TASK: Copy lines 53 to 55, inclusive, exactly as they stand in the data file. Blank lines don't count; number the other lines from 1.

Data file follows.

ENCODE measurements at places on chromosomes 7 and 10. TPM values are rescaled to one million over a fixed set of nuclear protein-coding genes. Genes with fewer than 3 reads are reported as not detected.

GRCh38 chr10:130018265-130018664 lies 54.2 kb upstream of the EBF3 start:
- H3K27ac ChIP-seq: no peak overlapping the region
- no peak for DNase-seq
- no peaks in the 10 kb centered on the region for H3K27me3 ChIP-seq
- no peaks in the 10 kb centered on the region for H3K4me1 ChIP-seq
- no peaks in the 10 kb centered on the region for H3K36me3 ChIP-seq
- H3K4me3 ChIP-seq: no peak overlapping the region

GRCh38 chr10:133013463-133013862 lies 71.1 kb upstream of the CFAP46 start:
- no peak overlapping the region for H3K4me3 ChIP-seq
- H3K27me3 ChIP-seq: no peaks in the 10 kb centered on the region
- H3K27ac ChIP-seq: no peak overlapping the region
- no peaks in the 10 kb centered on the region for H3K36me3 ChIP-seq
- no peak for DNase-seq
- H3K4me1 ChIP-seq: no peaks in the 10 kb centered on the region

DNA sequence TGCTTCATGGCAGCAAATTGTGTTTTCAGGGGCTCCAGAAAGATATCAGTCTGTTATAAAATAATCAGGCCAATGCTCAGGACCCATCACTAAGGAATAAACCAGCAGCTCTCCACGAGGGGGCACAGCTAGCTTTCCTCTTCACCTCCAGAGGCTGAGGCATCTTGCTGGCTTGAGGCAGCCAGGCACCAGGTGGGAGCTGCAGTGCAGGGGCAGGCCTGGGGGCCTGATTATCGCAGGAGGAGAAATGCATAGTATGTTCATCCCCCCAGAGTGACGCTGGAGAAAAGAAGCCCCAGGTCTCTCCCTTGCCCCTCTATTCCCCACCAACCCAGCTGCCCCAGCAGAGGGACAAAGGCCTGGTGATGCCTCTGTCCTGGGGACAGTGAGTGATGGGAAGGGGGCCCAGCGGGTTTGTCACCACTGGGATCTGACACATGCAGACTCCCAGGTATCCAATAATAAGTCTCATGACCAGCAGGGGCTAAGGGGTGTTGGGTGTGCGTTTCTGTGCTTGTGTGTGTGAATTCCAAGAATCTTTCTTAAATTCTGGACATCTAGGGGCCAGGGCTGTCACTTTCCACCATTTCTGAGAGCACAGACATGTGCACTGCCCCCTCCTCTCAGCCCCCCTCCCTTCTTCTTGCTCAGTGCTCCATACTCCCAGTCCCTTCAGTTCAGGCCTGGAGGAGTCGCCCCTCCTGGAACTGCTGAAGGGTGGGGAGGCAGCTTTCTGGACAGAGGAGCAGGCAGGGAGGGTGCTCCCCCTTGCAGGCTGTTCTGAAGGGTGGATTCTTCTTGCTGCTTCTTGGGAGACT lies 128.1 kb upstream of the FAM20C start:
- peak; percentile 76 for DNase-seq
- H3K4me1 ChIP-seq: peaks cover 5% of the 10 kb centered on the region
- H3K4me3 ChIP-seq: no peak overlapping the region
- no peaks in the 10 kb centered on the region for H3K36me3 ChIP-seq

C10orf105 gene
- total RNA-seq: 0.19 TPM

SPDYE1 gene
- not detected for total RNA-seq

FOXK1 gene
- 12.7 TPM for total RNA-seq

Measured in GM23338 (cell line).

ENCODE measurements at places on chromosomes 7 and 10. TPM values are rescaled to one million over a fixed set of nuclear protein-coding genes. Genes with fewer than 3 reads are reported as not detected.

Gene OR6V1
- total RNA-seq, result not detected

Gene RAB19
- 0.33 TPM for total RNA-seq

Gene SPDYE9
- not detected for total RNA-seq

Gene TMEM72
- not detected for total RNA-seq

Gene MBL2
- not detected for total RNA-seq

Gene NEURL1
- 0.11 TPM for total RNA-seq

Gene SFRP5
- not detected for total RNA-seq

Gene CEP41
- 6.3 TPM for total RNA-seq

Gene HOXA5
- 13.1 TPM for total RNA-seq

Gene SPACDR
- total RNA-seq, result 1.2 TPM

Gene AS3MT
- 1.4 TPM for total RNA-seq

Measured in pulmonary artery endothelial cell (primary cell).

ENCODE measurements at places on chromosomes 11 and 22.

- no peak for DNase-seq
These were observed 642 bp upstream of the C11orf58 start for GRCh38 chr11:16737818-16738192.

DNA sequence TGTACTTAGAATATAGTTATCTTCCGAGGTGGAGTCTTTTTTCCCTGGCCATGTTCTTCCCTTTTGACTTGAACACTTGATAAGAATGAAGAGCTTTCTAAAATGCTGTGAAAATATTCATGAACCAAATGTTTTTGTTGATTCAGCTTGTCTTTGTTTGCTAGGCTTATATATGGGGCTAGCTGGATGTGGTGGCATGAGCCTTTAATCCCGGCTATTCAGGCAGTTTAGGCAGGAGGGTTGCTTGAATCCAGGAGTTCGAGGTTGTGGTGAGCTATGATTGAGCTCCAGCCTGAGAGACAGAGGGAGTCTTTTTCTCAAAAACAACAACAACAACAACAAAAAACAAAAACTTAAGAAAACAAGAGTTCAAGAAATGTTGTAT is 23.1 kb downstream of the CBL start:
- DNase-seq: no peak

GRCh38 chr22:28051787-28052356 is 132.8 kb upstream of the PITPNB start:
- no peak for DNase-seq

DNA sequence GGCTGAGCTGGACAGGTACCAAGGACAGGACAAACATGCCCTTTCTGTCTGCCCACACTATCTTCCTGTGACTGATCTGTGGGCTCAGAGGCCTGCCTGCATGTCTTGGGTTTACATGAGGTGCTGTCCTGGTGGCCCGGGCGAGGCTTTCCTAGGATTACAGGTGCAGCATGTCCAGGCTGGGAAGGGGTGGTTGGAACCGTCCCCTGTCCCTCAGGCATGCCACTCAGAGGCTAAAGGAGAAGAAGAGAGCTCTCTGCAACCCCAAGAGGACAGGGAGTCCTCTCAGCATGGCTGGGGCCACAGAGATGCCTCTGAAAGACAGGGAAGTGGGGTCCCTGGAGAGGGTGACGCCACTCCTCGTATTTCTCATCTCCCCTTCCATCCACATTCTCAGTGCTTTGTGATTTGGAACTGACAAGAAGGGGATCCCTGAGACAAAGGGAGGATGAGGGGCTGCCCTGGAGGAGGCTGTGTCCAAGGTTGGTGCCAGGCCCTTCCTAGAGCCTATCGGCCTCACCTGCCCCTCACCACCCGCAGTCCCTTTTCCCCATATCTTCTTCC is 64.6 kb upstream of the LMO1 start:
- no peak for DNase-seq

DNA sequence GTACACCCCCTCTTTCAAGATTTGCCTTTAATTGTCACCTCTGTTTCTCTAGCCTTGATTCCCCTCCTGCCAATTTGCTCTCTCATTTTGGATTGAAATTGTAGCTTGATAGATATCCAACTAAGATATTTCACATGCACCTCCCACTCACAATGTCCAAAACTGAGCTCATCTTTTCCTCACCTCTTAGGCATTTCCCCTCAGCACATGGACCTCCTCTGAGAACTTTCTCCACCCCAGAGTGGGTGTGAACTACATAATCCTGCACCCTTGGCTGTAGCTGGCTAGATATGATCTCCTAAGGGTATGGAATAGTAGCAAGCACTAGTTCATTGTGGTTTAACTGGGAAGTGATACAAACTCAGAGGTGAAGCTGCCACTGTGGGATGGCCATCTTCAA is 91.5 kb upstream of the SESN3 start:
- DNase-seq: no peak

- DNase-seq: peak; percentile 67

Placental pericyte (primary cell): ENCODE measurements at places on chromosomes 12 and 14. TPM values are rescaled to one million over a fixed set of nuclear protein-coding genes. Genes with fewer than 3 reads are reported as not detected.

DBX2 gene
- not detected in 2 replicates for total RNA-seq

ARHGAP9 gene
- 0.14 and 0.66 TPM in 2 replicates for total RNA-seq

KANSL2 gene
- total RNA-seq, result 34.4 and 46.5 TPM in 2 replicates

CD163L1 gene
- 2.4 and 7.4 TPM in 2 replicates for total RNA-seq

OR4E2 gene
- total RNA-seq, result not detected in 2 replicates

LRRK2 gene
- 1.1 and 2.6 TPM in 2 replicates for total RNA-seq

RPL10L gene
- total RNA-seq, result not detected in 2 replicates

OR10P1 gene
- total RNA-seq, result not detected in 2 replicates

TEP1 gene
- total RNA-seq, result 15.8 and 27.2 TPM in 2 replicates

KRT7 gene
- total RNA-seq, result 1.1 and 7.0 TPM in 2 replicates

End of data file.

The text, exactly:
- no peak for DNase-seq
These were observed 642 bp upstream of the C11orf58 start for GRCh38 chr11:16737818-16738192.

DNA sequence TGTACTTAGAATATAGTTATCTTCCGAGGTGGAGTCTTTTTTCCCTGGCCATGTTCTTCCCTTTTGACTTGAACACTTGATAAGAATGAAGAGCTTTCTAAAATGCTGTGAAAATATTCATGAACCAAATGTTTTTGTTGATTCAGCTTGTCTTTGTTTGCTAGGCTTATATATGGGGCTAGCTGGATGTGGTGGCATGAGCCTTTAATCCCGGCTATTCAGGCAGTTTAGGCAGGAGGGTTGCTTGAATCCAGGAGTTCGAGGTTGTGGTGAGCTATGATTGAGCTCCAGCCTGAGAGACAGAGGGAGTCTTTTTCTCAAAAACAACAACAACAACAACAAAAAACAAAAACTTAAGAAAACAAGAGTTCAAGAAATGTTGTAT is 23.1 kb downstream of the CBL start: